History of the National NROTC
The Naval Reserve Officers Training Corps (NROTC) Program was established in 1926 to provide a broad base of citizens knowledgeable in the arts and sciences of Naval Warfare. The program provided an opportunity for young men to undertake careers in the naval profession.In the beginning there were six NROTC units located at the University of California at Berkeley, Georgia Institute of Technology, Northwestern University, University of Washington, and Havard and Yale Universities. In June of 1930, 126 midshipmen graduated from college and received commissions in the United States Navy. At least 3 of the graduates went on to obtain flag rank.
The Marine Corps entered the NROTC Program in 1932, offering qualified NROTC graduates commissions in the United States Marine Corps. In 1968, Prairie View A&M became the first Historically Black College (HBC) to host the program. In 1972, the Secretary of the Navy authorized 16 women to enroll in the program and attend school at one of four colleges. Women could not participate in the program while attending any NROTC affiliated college or university. In 1990, the NROTC Scholarship Program was expanded to include applications pursuing a four-year degree in Nursing, leading to a commission in the Navy Nurse Corps.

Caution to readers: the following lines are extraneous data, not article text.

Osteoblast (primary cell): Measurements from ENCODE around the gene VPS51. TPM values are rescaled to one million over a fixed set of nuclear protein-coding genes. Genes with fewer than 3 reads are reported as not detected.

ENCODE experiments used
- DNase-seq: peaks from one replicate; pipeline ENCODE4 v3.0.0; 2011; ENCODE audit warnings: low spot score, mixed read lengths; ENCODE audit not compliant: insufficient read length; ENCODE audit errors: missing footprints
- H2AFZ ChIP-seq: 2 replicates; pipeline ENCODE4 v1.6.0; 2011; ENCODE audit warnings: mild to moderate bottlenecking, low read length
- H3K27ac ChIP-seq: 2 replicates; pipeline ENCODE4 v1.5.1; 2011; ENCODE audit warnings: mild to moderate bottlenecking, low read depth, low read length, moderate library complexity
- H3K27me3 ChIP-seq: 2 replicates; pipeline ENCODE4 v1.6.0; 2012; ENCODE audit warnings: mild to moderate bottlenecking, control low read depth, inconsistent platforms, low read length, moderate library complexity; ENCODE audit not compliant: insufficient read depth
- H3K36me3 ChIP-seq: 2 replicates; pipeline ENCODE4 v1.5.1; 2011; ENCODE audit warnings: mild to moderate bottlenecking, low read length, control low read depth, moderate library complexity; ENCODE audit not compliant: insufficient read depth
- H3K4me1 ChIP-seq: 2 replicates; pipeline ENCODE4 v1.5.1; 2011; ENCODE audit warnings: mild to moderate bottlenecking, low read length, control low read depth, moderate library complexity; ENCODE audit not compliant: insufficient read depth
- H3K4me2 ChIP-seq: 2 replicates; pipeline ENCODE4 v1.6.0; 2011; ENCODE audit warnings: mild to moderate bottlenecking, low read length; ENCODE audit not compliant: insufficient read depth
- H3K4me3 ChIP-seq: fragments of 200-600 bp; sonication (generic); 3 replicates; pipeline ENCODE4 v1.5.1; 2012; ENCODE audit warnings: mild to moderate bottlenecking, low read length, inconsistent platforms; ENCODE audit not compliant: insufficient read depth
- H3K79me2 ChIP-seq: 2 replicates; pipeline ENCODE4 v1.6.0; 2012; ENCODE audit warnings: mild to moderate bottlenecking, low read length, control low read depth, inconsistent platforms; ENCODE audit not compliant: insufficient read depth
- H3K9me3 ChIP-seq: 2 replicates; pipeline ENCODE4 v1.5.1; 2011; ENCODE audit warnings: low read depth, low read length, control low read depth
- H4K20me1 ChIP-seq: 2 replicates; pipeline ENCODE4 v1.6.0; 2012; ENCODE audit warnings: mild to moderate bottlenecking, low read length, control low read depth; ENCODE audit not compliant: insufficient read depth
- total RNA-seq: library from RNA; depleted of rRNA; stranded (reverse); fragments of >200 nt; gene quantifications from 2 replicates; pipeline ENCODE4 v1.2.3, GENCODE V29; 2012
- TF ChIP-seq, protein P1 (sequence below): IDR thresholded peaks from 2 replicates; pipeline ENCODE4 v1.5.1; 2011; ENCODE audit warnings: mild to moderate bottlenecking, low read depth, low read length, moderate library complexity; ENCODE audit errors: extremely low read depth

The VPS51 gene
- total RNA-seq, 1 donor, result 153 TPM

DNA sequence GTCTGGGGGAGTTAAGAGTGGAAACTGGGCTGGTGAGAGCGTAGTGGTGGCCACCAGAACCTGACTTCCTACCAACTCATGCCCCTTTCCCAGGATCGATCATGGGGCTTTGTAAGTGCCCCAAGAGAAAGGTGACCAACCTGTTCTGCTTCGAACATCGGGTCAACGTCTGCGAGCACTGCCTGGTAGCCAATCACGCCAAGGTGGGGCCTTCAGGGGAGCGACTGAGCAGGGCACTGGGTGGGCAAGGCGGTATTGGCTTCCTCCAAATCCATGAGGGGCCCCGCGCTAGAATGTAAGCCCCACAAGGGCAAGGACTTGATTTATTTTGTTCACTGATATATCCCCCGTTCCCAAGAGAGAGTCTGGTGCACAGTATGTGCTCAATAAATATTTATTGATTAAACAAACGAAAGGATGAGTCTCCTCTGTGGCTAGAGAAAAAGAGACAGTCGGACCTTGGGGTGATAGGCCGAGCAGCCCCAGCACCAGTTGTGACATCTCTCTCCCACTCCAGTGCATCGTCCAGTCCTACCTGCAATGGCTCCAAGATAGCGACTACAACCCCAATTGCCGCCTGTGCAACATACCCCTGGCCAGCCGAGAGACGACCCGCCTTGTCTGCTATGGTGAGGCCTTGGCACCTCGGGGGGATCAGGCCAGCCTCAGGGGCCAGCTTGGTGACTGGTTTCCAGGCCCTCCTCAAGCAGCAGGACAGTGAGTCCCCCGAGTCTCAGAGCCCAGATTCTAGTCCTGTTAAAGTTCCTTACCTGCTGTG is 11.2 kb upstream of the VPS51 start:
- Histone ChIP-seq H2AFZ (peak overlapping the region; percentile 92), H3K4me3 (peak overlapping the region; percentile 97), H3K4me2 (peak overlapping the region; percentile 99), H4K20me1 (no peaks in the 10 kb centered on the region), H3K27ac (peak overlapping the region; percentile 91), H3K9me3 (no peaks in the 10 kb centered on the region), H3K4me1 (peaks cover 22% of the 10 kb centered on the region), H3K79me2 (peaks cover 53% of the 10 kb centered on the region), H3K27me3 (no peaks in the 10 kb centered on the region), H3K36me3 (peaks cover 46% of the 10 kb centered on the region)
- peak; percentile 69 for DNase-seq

Today there are 59 NROTC units around the United States, including over 100 colleges and universities.
History of the NROTC at the University of Michigan
In July 1940, the NROTC unit at the University of Michigan was established, with an initial enrollment of 110 students. Since opening, the U of M unit has commissioned over 2100 officers into the Navy and Marine Corps. In 1967, a cross-town agreement was arranged between the University of Michigan and Eastern Michigan University, allowing EMU students to participate in the U of M NROTC program.
Today, the University of Michigan Naval ROTC unit commissions some 20 to 40 officers each year into the unrestricted line communities and Nurse Corps of the United States Navy as well as the United States Marine Corps.